"Meiosis really poses a unique challenge to cells," says Dr. Valentin Börner. "They have to decide: Are these the bad kind of breaks that threaten the genome, or are they the good ones that help in chromosome segregation? This led us to a simple question: When do cells stop treating self-inflicted breaks as damage instead using them for chromosome segregation?"

The answer surprised the scientists: The more breaks there are, the better cells get in using them. "It's ironic: Only when you inflict lots of breaks on your genome they start becoming useful for chromosome segregation," says Dr. Börner. The fact that cells monitor break numbers has wide implications. Outside the germ line, ATM and ATR are important guardians against cancer. Patients carrying mutated copies of the ATM gene are highly radiation sensitive and have a 100-fold increased cancer risk. Dose-dependent responses to chromosome breaks may be shared between meiosis and somatic cells, potentially providing novel insights into how cells battle harmful genome damage. This study may have wide implications for radiation therapy and cancer treatment.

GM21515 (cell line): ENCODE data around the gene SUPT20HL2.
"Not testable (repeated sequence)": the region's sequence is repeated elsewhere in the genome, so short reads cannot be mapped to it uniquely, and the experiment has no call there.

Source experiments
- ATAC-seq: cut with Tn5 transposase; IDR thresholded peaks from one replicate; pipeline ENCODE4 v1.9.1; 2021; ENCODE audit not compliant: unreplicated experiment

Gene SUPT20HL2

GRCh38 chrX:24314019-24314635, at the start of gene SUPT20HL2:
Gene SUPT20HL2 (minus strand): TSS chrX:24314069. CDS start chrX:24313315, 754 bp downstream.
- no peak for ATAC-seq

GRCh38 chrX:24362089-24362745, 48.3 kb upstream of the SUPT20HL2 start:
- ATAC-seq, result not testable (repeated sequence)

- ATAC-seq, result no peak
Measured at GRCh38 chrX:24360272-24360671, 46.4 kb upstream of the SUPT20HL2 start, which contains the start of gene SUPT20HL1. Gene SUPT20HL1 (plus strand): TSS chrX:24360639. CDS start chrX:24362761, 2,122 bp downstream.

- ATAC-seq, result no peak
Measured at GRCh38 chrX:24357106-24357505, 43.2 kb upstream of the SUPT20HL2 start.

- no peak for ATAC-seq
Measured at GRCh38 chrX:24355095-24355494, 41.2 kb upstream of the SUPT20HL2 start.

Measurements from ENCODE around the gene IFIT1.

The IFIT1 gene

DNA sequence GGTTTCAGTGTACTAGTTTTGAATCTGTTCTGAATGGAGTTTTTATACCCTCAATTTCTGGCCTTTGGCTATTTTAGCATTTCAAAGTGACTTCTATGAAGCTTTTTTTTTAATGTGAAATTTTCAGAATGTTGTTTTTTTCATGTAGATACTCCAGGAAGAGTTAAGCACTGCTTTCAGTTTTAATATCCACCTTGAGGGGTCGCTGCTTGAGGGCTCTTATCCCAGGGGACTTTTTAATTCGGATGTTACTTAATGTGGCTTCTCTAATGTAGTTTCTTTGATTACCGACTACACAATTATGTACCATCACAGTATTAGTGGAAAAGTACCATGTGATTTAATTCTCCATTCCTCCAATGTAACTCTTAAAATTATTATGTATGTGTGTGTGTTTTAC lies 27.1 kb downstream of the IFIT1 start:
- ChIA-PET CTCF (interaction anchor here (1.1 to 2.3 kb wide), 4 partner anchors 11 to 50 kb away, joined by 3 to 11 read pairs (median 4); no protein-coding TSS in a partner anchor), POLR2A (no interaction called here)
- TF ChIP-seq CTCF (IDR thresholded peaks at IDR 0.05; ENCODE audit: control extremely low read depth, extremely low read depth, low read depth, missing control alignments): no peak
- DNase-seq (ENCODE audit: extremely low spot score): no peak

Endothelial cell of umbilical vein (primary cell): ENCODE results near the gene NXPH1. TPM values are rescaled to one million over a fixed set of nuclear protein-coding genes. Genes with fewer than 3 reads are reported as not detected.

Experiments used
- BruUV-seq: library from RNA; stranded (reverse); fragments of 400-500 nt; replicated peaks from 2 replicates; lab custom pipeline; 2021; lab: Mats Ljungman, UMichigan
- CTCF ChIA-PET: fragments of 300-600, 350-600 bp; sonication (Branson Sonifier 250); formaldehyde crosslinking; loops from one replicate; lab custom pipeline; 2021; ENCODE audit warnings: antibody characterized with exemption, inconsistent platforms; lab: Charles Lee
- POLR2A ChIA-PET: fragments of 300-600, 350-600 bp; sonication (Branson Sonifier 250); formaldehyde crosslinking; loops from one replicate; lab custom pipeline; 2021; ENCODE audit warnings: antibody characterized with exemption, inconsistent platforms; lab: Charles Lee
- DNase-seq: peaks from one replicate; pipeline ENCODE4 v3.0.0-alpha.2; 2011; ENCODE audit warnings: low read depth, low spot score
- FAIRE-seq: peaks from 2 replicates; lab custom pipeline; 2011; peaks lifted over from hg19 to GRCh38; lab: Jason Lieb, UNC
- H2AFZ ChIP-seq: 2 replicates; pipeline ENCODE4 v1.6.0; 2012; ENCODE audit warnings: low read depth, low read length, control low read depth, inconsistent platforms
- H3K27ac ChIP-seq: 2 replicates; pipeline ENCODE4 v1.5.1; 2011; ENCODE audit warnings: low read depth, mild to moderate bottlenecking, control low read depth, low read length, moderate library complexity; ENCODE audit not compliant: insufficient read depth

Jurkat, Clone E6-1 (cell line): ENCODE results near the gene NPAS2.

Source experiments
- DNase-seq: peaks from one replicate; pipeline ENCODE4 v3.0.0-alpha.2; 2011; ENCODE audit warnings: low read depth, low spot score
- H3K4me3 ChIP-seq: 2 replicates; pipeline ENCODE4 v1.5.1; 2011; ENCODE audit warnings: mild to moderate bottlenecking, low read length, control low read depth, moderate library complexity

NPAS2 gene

Please share with us important news or updates on your research, scholarly, or creative activities. Updates may be related to a paper that has been accepted for publication in a high-impact journal, a book you've just published, your work that will be exhibited at a prominent institution, or other updates you wish to share with our office. Send details to j.yard@csuohio.edu and c.mclennan@csuohio.edu.

Red5 Pharmaceuticals Receives Another $60,000